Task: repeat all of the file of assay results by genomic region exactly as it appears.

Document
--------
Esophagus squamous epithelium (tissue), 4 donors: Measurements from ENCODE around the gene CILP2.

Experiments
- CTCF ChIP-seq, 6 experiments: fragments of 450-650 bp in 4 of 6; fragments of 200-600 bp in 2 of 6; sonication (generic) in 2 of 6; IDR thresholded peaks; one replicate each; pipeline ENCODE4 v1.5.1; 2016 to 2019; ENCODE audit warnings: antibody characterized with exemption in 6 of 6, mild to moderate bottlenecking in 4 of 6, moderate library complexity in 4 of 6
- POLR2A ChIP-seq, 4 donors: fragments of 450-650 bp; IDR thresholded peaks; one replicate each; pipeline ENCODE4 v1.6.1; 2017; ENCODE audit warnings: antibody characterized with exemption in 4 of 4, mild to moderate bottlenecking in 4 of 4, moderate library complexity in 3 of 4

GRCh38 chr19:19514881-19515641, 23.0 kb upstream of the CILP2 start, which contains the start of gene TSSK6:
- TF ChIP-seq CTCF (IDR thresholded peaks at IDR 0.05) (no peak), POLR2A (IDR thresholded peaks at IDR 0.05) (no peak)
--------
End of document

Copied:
Esophagus squamous epithelium (tissue), 4 donors: Measurements from ENCODE around the gene CILP2.

Experiments
- CTCF ChIP-seq, 6 experiments: fragments of 450-650 bp in 4 of 6; fragments of 200-600 bp in 2 of 6; sonication (generic) in 2 of 6; IDR thresholded peaks; one replicate each; pipeline ENCODE4 v1.5.1; 2016 to 2019; ENCODE audit warnings: antibody characterized with exemption in 6 of 6, mild to moderate bottlenecking in 4 of 6, moderate library complexity in 4 of 6
- POLR2A ChIP-seq, 4 donors: fragments of 450-650 bp; IDR thresholded peaks; one replicate each; pipeline ENCODE4 v1.6.1; 2017; ENCODE audit warnings: antibody characterized with exemption in 4 of 4, mild to moderate bottlenecking in 4 of 4, moderate library complexity in 3 of 4

GRCh38 chr19:19514881-19515641, 23.0 kb upstream of the CILP2 start, which contains the start of gene TSSK6:
- TF ChIP-seq CTCF (IDR thresholded peaks at IDR 0.05) (no peak), POLR2A (IDR thresholded peaks at IDR 0.05) (no peak)